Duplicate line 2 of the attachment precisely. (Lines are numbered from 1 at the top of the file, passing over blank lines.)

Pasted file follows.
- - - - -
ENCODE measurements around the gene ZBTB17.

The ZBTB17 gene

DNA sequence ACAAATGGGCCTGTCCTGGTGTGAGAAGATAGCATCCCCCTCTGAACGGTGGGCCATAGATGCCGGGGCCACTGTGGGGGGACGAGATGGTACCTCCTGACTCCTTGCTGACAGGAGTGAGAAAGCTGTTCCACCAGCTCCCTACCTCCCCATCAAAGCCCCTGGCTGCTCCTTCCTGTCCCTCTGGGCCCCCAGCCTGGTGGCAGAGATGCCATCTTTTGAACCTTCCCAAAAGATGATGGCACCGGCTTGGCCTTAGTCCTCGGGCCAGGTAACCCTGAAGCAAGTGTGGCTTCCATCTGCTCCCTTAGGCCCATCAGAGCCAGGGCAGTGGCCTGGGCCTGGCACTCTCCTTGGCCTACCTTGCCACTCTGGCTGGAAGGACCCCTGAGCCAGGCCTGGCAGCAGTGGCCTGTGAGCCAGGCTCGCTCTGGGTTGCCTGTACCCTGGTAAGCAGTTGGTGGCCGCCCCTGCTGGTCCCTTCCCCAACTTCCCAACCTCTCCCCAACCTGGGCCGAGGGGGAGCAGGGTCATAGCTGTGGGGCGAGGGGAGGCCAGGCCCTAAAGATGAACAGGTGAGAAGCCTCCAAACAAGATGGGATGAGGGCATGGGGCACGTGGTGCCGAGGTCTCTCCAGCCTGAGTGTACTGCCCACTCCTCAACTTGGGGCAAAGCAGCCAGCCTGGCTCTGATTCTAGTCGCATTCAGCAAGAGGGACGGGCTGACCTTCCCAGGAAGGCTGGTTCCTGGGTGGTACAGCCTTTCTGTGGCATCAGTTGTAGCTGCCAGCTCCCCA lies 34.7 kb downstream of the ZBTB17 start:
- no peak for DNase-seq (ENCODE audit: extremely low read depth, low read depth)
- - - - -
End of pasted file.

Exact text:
The ZBTB17 gene